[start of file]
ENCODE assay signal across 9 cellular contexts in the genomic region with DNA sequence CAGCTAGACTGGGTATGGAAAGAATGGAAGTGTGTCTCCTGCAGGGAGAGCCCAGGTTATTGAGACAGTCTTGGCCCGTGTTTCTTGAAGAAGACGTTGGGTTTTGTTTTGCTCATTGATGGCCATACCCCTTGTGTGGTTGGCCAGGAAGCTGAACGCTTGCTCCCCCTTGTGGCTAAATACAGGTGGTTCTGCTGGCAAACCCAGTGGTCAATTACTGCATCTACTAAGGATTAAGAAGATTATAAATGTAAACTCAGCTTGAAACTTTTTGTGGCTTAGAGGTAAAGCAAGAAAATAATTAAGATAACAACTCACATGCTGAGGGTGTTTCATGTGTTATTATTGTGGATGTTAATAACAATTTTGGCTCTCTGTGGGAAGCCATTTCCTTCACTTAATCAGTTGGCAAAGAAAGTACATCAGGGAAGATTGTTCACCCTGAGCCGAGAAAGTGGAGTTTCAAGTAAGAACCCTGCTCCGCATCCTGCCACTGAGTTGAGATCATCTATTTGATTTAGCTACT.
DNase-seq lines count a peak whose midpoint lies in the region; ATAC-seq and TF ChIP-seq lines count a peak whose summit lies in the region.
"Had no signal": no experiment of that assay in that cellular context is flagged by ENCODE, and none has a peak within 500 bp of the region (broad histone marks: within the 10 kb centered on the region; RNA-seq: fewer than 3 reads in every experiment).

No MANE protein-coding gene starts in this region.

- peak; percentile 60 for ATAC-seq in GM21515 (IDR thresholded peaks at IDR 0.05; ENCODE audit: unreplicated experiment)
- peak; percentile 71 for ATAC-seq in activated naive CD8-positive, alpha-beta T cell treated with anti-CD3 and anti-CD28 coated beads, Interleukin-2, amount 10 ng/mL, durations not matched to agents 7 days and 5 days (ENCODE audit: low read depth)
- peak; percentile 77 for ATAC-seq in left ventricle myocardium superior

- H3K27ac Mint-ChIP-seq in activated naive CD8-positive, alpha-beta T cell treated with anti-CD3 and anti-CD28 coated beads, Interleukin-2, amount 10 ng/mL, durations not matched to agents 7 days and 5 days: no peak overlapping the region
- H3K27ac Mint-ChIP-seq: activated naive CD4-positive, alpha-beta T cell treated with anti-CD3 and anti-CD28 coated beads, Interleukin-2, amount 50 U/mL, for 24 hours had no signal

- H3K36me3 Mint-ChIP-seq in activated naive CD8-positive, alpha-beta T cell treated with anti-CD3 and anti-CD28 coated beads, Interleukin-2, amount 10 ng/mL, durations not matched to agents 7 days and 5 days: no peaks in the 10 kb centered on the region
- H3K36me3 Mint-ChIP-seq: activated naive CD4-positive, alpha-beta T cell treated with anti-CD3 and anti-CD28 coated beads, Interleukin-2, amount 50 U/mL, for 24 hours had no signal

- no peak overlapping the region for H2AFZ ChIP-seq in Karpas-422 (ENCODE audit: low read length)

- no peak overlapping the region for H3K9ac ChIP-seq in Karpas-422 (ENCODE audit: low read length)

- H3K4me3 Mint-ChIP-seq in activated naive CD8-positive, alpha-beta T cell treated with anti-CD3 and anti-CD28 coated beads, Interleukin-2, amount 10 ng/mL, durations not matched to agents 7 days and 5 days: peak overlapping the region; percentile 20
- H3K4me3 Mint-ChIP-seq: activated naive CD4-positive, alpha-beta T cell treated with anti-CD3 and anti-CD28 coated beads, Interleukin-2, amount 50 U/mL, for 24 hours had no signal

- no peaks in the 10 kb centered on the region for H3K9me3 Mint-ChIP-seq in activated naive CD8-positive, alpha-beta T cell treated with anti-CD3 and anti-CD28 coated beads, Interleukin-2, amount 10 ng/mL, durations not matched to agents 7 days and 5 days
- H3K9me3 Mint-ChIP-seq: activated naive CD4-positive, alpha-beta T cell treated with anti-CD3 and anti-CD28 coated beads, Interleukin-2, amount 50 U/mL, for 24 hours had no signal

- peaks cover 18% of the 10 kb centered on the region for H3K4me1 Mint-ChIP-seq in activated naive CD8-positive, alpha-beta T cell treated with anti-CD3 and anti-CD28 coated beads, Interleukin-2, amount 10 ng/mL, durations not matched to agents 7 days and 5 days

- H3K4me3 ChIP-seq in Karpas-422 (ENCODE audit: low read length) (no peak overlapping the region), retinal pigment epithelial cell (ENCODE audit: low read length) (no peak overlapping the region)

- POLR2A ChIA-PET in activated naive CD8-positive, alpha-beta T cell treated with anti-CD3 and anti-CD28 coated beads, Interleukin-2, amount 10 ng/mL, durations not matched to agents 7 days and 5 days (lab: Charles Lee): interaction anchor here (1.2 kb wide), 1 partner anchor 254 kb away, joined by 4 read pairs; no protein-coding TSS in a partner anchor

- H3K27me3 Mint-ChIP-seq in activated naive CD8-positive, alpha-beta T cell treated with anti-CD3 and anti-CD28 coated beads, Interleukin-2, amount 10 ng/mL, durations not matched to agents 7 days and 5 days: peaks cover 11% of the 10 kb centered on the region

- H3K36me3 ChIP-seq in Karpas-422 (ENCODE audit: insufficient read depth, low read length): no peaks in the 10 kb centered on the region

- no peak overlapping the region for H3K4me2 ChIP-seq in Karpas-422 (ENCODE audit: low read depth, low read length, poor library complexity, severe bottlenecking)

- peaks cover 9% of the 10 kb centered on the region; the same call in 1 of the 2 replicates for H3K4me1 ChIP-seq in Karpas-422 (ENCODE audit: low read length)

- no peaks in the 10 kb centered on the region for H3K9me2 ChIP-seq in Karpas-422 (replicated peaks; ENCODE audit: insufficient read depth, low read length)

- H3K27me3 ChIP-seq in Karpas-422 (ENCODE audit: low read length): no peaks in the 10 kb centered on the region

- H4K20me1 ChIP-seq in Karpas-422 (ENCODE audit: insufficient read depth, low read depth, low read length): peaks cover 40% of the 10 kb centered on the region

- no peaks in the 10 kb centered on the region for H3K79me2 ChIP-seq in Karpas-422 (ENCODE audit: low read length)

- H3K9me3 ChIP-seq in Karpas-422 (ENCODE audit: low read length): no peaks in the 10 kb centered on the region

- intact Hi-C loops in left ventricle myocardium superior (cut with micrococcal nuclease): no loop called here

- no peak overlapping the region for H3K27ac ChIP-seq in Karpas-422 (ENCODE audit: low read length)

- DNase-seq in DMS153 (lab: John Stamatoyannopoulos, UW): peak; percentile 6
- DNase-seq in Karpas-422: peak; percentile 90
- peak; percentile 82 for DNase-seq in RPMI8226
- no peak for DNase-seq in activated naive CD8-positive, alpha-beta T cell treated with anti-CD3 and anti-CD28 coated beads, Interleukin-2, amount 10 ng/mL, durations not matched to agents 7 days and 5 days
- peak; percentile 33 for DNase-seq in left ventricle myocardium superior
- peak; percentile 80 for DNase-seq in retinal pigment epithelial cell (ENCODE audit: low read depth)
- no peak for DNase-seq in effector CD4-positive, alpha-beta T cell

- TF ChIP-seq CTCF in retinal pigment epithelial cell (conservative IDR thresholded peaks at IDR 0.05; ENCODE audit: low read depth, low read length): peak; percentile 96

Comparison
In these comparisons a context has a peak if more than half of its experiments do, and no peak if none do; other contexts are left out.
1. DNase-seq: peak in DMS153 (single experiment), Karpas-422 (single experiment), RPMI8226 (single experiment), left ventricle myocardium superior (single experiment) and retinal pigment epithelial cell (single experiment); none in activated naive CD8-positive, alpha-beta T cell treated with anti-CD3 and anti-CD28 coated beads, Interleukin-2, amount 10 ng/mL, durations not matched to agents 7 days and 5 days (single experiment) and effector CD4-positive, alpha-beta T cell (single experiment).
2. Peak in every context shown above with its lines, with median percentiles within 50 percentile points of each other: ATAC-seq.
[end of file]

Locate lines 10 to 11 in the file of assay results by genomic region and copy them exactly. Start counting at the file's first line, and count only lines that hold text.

- H3K36me3 Mint-ChIP-seq in activated naive CD8-positive, alpha-beta T cell treated with anti-CD3 and anti-CD28 coated beads, Interleukin-2, amount 10 ng/mL, durations not matched to agents 7 days and 5 days: no peaks in the 10 kb centered on the region
- H3K36me3 Mint-ChIP-seq: activated naive CD4-positive, alpha-beta T cell treated with anti-CD3 and anti-CD28 coated beads, Interleukin-2, amount 50 U/mL, for 24 hours had no signal